PR guru Max Clifford - who has acted as publicist for the model - said today that had the footballer not taken out the injunction, then probably no-one would have known about the relationship.

He said Miss Thomas had never intended to sell her story and the affair could have been hushed up.

Before the storm: The couple on holiday in Marbella in 2005, two years before they married

Mr Clifford, who met with Miss Thomas at his London office today to discuss her next step, told ITV1's Daybreak programme: 'I will see what she wants to do but, because of the previous conversations, I know that she never had any intention of selling her story.

'She came to me because she wanted to make sure the story didn't come out, and I told her "Phone Ryan Giggs and warn him that The Sun are looking into this, and knocking on your door, because if you don't talk, and Ryan Giggs doesn't talk, no one will know".

'And that's the irony of it - if Ryan Giggs hadn't taken out a super-injunction, probably we wouldn't know what had been going on.

'It's only because of that, and of course the fact that, in that super-injunction that he got to protect his privacy and that of his family, he named Imogen, that the whole thing started down that trail that led to it coming out in Parliament yesterday.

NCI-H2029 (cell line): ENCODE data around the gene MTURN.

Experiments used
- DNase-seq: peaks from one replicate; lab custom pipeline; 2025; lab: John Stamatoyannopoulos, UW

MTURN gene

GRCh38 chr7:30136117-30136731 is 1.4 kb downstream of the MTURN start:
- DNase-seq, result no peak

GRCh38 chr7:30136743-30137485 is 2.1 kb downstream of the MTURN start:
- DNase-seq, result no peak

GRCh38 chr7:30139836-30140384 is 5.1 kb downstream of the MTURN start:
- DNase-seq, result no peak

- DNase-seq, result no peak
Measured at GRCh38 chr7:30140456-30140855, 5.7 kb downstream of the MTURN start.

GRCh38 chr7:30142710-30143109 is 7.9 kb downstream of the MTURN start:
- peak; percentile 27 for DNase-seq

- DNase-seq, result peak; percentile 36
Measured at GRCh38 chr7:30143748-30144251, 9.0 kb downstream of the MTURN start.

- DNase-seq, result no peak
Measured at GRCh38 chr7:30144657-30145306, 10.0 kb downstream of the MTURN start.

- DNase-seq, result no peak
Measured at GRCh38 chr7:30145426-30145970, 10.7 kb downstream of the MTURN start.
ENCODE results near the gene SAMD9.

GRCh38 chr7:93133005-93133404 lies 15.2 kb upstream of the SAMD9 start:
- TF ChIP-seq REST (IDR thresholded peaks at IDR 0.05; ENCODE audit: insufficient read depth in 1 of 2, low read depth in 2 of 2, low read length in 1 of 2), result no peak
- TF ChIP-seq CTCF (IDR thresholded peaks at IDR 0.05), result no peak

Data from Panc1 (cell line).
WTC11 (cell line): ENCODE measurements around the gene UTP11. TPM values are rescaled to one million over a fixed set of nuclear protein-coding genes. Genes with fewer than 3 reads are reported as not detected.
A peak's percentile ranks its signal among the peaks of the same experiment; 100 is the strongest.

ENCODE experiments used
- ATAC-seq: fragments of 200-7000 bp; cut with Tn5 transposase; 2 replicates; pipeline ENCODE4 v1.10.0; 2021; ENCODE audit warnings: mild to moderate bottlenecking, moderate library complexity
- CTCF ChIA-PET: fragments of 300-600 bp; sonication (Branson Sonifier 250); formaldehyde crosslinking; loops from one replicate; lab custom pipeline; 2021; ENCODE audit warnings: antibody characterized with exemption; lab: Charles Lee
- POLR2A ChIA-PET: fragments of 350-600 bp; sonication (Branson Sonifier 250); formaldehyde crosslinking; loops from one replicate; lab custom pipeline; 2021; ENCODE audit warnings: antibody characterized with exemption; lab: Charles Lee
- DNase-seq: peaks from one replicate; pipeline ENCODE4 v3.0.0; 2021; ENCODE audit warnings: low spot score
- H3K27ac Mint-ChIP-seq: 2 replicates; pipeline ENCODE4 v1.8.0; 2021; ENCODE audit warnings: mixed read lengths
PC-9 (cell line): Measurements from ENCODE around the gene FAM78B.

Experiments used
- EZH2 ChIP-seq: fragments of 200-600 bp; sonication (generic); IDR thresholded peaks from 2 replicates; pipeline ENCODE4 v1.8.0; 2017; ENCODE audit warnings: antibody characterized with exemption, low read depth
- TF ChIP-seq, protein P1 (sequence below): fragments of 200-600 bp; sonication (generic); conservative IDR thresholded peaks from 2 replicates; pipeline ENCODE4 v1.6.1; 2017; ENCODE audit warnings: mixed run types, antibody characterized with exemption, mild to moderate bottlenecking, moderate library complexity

'If he hadn't taken out a super-injunction, no-one would probably have known about this relationship.'

He was speaking ahead the Sun newspaper's latest attempt to have the gagging order lifted. The hearing was due at the High Court this afternoon.

The Attorney General's warning came as David Cameron announced a major review of the law.

The Prime Minister admitted yesterday morning that even he knew that Giggs was the footballer at the centre of the furore, hours before his name was revealed in Parliament.

Senior MPs from all parties said it was clear that the law was a farce, with tens of thousands using Twitter to discuss the identities of those hiding embarrassing secrets with injunctions.

Sir Alex Ferguson, addressing the media for the first time since Ryan Giggs was named in privacy row, looks unimpressed at Rob Harris's question

Believing the microphone to be off he chats to a media officer about banning him from Friday's session

But Mr Grieve, in an emergency debate in the Commons, said: ‘Those who I think may take an idea that modern methods of communication mean they can act with impunity may well find themselves in for a rude shock.